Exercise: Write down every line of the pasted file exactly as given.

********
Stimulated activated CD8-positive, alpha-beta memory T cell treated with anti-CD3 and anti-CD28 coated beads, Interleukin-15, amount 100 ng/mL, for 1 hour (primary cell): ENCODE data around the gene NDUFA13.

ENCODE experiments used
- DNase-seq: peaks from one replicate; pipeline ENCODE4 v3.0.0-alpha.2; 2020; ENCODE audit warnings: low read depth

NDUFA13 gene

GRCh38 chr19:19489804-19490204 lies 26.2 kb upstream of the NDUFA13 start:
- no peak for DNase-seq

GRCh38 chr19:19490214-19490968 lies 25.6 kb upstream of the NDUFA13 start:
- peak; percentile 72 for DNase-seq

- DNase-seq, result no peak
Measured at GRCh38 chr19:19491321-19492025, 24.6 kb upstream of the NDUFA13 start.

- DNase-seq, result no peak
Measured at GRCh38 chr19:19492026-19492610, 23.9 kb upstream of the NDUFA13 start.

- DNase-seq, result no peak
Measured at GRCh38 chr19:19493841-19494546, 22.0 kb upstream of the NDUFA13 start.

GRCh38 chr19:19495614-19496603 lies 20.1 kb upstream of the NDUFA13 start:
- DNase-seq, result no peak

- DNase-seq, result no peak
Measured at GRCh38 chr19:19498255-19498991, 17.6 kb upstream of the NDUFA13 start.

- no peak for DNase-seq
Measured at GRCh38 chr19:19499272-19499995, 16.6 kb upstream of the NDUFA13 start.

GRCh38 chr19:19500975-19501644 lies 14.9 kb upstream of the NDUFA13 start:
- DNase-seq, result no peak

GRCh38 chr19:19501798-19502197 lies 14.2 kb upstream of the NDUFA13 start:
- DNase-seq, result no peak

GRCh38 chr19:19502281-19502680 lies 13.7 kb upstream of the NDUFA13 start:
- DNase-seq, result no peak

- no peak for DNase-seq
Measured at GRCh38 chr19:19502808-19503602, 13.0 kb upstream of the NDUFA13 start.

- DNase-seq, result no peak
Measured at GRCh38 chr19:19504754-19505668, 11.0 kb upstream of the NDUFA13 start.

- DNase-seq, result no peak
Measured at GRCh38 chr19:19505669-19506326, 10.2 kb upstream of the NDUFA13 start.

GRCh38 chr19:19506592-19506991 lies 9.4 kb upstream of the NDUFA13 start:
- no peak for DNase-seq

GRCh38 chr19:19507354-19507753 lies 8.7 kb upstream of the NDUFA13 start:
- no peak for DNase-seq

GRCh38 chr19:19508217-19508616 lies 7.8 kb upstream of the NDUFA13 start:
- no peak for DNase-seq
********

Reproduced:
Stimulated activated CD8-positive, alpha-beta memory T cell treated with anti-CD3 and anti-CD28 coated beads, Interleukin-15, amount 100 ng/mL, for 1 hour (primary cell): ENCODE data around the gene NDUFA13.

ENCODE experiments used
- DNase-seq: peaks from one replicate; pipeline ENCODE4 v3.0.0-alpha.2; 2020; ENCODE audit warnings: low read depth

NDUFA13 gene

GRCh38 chr19:19489804-19490204 lies 26.2 kb upstream of the NDUFA13 start:
- no peak for DNase-seq

GRCh38 chr19:19490214-19490968 lies 25.6 kb upstream of the NDUFA13 start:
- peak; percentile 72 for DNase-seq

- DNase-seq, result no peak
Measured at GRCh38 chr19:19491321-19492025, 24.6 kb upstream of the NDUFA13 start.

- DNase-seq, result no peak
Measured at GRCh38 chr19:19492026-19492610, 23.9 kb upstream of the NDUFA13 start.

- DNase-seq, result no peak
Measured at GRCh38 chr19:19493841-19494546, 22.0 kb upstream of the NDUFA13 start.

GRCh38 chr19:19495614-19496603 lies 20.1 kb upstream of the NDUFA13 start:
- DNase-seq, result no peak

- DNase-seq, result no peak
Measured at GRCh38 chr19:19498255-19498991, 17.6 kb upstream of the NDUFA13 start.

- no peak for DNase-seq
Measured at GRCh38 chr19:19499272-19499995, 16.6 kb upstream of the NDUFA13 start.

GRCh38 chr19:19500975-19501644 lies 14.9 kb upstream of the NDUFA13 start:
- DNase-seq, result no peak

GRCh38 chr19:19501798-19502197 lies 14.2 kb upstream of the NDUFA13 start:
- DNase-seq, result no peak

GRCh38 chr19:19502281-19502680 lies 13.7 kb upstream of the NDUFA13 start:
- DNase-seq, result no peak

- no peak for DNase-seq
Measured at GRCh38 chr19:19502808-19503602, 13.0 kb upstream of the NDUFA13 start.

- DNase-seq, result no peak
Measured at GRCh38 chr19:19504754-19505668, 11.0 kb upstream of the NDUFA13 start.

- DNase-seq, result no peak
Measured at GRCh38 chr19:19505669-19506326, 10.2 kb upstream of the NDUFA13 start.

GRCh38 chr19:19506592-19506991 lies 9.4 kb upstream of the NDUFA13 start:
- no peak for DNase-seq

GRCh38 chr19:19507354-19507753 lies 8.7 kb upstream of the NDUFA13 start:
- no peak for DNase-seq

GRCh38 chr19:19508217-19508616 lies 7.8 kb upstream of the NDUFA13 start:
- no peak for DNase-seq